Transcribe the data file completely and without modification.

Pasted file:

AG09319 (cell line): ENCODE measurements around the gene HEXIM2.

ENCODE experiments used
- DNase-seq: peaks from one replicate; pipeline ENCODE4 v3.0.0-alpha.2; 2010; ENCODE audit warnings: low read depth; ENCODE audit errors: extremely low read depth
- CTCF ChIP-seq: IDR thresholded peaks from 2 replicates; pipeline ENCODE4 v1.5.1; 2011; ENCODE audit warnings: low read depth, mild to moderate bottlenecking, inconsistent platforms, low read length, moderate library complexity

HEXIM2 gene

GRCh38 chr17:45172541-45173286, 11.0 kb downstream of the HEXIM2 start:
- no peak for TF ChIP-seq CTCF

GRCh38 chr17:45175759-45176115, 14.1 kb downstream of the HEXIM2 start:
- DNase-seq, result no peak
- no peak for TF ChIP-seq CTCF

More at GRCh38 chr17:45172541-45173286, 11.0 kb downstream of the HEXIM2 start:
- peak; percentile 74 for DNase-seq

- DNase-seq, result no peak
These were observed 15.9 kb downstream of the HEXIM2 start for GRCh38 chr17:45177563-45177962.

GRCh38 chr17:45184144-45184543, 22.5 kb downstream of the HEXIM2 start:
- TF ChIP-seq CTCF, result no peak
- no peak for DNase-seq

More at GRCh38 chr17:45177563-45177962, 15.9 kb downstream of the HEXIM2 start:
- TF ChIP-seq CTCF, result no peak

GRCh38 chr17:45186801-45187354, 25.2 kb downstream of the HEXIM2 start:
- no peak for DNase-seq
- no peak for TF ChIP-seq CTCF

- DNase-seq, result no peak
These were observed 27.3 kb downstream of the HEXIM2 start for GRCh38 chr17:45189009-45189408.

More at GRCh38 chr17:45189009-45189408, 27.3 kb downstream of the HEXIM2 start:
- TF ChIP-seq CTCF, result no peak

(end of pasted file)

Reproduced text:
AG09319 (cell line): ENCODE measurements around the gene HEXIM2.

ENCODE experiments used
- DNase-seq: peaks from one replicate; pipeline ENCODE4 v3.0.0-alpha.2; 2010; ENCODE audit warnings: low read depth; ENCODE audit errors: extremely low read depth
- CTCF ChIP-seq: IDR thresholded peaks from 2 replicates; pipeline ENCODE4 v1.5.1; 2011; ENCODE audit warnings: low read depth, mild to moderate bottlenecking, inconsistent platforms, low read length, moderate library complexity

HEXIM2 gene

GRCh38 chr17:45172541-45173286, 11.0 kb downstream of the HEXIM2 start:
- no peak for TF ChIP-seq CTCF

GRCh38 chr17:45175759-45176115, 14.1 kb downstream of the HEXIM2 start:
- DNase-seq, result no peak
- no peak for TF ChIP-seq CTCF

More at GRCh38 chr17:45172541-45173286, 11.0 kb downstream of the HEXIM2 start:
- peak; percentile 74 for DNase-seq

- DNase-seq, result no peak
These were observed 15.9 kb downstream of the HEXIM2 start for GRCh38 chr17:45177563-45177962.

GRCh38 chr17:45184144-45184543, 22.5 kb downstream of the HEXIM2 start:
- TF ChIP-seq CTCF, result no peak
- no peak for DNase-seq

More at GRCh38 chr17:45177563-45177962, 15.9 kb downstream of the HEXIM2 start:
- TF ChIP-seq CTCF, result no peak

GRCh38 chr17:45186801-45187354, 25.2 kb downstream of the HEXIM2 start:
- no peak for DNase-seq
- no peak for TF ChIP-seq CTCF

- DNase-seq, result no peak
These were observed 27.3 kb downstream of the HEXIM2 start for GRCh38 chr17:45189009-45189408.

More at GRCh38 chr17:45189009-45189408, 27.3 kb downstream of the HEXIM2 start:
- TF ChIP-seq CTCF, result no peak